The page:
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Vincent A. Weldon is an American aerospace engineer who has designed critical components for both the Apollo moon mission and the Space Shuttle.[1] Weldon attracted controversy in 2006 for his criticism of the Boeing 787 Dreamliner, an airliner he claims is unsafe, and for his sacking from Boeing shortly afterwards under disputed circumstances.[2]

Aerospace career[edit]

Weldon joined Boeing in 1960, beginning a 46-year career with the firm. He was first involved with the wing design of the Boeing 727 airliner,[3] a design that incorporated high-lift devices such as triple-slotted flaps, which enabled the 727 to be one of the first jet aircraft capable of operating from relatively short runways.[4]

The Apollo 11 Lunar Module Eagle in lunar orbit.

In mid-1962, Weldon was assigned to the Apollo program, where he designed the support and release system for the Lunar Module. He was also tasked to design a new thrust structure for the Apollo Service module's main engine, which would be 100% stiffer, yet not increase the weight of the Service module. Weight was critical, to allow the unit to be carried aboard the Saturn V launch vehicle.[5]

In the 1970s, he led the design team at Boeing's space research facility in Kent, Washington, responsible for creating complex components of the Space Shuttle.[2] Weldon was made Contractor Preliminary Design Review (PDR) Team Leader for the Space Shuttle orbiter Aft Fuselage. He was a pioneer in the use of advanced composite materials in aerospace design,[1] and the Orbiter was one of the first composite (Titanium/ Boron Epoxy) reusable aerospace major primary structure applications.[5]

While working in collaboration with the RAND workshop, it was Weldon's research that showed titanium would be better than Inconel as a honeycomb structural material for building metallic Trans-Atmospheric Vehicles (TAVs) and X-33 spacecraft.[6] Later, Weldon became the Senior Aerospace Engineer at Boeing Phantom Works research center.[7]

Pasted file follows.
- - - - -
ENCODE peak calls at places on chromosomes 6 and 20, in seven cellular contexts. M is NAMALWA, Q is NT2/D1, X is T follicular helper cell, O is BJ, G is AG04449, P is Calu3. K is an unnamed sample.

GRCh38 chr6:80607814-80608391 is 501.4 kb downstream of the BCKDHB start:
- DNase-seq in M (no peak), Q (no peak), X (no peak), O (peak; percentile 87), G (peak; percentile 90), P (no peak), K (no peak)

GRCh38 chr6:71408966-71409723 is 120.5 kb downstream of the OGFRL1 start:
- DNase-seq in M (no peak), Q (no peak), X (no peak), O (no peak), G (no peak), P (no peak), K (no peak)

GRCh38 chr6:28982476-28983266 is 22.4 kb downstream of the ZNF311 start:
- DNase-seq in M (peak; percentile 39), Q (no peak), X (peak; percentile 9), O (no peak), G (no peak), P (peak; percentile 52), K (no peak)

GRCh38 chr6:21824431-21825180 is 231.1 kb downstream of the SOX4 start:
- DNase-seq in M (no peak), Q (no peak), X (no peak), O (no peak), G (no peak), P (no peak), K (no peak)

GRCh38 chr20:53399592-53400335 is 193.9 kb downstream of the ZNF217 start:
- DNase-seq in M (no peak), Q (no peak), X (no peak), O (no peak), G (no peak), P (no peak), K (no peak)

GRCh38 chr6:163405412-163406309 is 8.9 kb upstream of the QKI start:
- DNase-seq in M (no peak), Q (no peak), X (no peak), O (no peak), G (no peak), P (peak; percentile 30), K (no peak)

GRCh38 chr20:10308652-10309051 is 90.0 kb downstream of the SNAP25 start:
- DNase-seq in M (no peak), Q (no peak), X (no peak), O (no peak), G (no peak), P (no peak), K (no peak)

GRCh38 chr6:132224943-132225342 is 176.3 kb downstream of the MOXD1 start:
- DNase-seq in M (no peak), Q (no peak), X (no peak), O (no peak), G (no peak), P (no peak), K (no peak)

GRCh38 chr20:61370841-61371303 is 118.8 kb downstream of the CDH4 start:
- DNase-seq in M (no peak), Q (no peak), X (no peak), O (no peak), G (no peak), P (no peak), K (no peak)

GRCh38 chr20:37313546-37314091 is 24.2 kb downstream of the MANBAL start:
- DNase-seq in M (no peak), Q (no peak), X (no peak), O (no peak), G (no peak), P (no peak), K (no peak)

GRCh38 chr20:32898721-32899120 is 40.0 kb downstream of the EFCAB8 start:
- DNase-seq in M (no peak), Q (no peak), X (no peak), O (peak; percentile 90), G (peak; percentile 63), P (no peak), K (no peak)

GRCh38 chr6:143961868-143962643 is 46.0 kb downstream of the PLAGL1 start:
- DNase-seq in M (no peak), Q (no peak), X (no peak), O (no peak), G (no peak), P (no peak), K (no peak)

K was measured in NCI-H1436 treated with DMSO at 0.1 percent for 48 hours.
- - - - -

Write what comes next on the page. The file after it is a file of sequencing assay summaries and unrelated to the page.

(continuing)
Safety claims[edit]

Vince Weldon's experience in the use of composite materials led to him being asked by Boeing to research how advanced composites could be used to build its next generation passenger airliner, the 787 Dreamliner.[1] Weldon told Boeing management that the carbon fiber-reinforced plastic material which was being used to construct the Boeing 787 Dreamliner was unsafe, less safe than a conventional aluminium aircraft, and that in the event of a crash the composite fuselage would "shatter too easily and burn with toxic fumes".[7] Boeing fired Weldon in July 2006.[8]

The Boeing 787 Dreamliner, the world's first composite airliner.

Weldon detailed his concerns about the 787 airliner in a letter he wrote to the Federal Aviation Administration (FAA).[9] He also criticised the FAA's guidelines for composite airliners, saying they do not go far enough to guarantee passenger safety on the 787.[1]

He filed a whistleblower complaint with the U.S. Occupational Safety and Health Administration (OSHA), claiming his sacking was in "retaliation for raising concerns throughout the last two years of his employment about the crashworthiness of the 787". Boeing rejected Weldon's claims that the 787 airliner was unsafe, and told the OSHA that Weldon was sacked because he threatened a supervisor. The OSHA denied Weldon whistleblower status under the Whistleblower Protection Act, "largely on the grounds that Boeing's 787 design does not violate any FAA regulations or standards."[7]

In 2007, a HDNet television documentary titled Plastic Planes, hosted by veteran newscaster Dan Rather, was broadcast in the United States, featuring Weldon's claims about safety issues with the Boeing 787.[8]

References[edit]

  1. ^ a b c d "Transcript, Dan Rather Reports: Plastic Planes (PDF)". HDNet. 18 September 2007. Retrieved 15 September 2009. 
  2. ^ a b Gates, Dominic (18 September 2007). "Fired engineer calls 787's plastic fuselage unsafe". The Seattle Times. Retrieved 14 September 2009. 
  3. ^ "Rather report". Aircargo News. September 2007. Retrieved 14 September 2009. 
  4. ^ Eden, Paul. (Ed). Civil Aircraft Today. 2008: Amber Books, pp. 72-3.
  5. ^ a b "Why Enterprise Never Went Into Space". NASA. 6 June 2008. Retrieved 15 September 2009. 
  6. ^ "Technology Challenges - Materials and structures (PDF)" (PDF). RAND. 1993. p. 11. Retrieved 14 September 2009. 
  7. ^ a b c Haines, Lester (19 September 2007). "787 unsafe, claims former Boeing engineer". The Register. Retrieved 13 September 2009. 
  8. ^ a b "Dan Rather Expected to Report Boeing 787 Unsafe". Fox News. 18 September 2009. Retrieved 13 September 2009. 
  9. ^ "Transcript of Weldon's letter to the FAA (PDF)" (PDF). The Seattle Times. 24 July 2007. Retrieved 15 September 2009. 

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